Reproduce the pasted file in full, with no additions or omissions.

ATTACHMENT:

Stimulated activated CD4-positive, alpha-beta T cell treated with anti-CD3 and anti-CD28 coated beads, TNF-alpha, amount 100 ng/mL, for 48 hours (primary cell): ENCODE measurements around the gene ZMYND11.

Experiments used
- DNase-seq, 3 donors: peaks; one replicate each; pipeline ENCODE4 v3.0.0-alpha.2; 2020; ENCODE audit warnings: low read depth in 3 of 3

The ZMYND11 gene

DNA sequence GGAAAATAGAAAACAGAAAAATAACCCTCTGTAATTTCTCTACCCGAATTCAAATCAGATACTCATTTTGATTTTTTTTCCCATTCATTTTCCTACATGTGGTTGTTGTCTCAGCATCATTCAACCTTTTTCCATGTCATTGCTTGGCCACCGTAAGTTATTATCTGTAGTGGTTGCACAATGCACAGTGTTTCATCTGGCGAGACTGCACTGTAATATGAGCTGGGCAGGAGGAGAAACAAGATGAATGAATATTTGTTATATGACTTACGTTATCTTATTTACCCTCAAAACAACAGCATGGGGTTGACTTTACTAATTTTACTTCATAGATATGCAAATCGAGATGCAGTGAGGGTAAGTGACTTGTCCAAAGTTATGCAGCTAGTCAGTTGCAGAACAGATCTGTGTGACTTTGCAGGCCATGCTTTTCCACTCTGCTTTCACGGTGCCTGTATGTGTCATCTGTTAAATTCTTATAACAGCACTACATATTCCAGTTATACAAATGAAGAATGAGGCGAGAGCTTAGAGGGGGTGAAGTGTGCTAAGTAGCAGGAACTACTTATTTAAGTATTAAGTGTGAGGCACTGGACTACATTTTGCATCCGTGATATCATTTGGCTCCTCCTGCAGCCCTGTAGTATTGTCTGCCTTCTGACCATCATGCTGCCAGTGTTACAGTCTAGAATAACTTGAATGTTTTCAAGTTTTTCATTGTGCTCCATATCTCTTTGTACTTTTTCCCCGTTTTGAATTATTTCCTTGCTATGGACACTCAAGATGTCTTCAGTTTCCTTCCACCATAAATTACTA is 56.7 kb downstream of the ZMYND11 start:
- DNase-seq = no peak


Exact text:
Stimulated activated CD4-positive, alpha-beta T cell treated with anti-CD3 and anti-CD28 coated beads, TNF-alpha, amount 100 ng/mL, for 48 hours (primary cell): ENCODE measurements around the gene ZMYND11.

Experiments used
- DNase-seq, 3 donors: peaks; one replicate each; pipeline ENCODE4 v3.0.0-alpha.2; 2020; ENCODE audit warnings: low read depth in 3 of 3

The ZMYND11 gene

DNA sequence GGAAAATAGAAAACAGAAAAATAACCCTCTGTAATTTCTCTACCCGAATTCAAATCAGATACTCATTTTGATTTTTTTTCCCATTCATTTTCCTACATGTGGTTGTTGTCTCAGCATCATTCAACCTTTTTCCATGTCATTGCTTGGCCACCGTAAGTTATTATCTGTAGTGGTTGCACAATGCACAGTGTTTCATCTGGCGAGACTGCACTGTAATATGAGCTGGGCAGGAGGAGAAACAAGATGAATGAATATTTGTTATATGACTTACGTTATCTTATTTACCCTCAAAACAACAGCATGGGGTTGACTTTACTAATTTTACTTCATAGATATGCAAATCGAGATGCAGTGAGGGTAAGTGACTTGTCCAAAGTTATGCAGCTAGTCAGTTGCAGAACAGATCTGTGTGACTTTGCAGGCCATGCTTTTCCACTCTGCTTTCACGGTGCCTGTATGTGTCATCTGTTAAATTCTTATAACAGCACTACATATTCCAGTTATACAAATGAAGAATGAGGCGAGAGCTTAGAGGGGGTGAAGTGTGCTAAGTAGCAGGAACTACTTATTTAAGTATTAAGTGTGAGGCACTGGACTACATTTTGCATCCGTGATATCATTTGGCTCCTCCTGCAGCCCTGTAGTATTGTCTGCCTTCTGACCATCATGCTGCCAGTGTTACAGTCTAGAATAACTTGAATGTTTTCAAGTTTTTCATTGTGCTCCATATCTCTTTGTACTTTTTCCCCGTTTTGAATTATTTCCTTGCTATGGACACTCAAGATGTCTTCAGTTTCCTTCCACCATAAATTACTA is 56.7 kb downstream of the ZMYND11 start:
- DNase-seq = no peak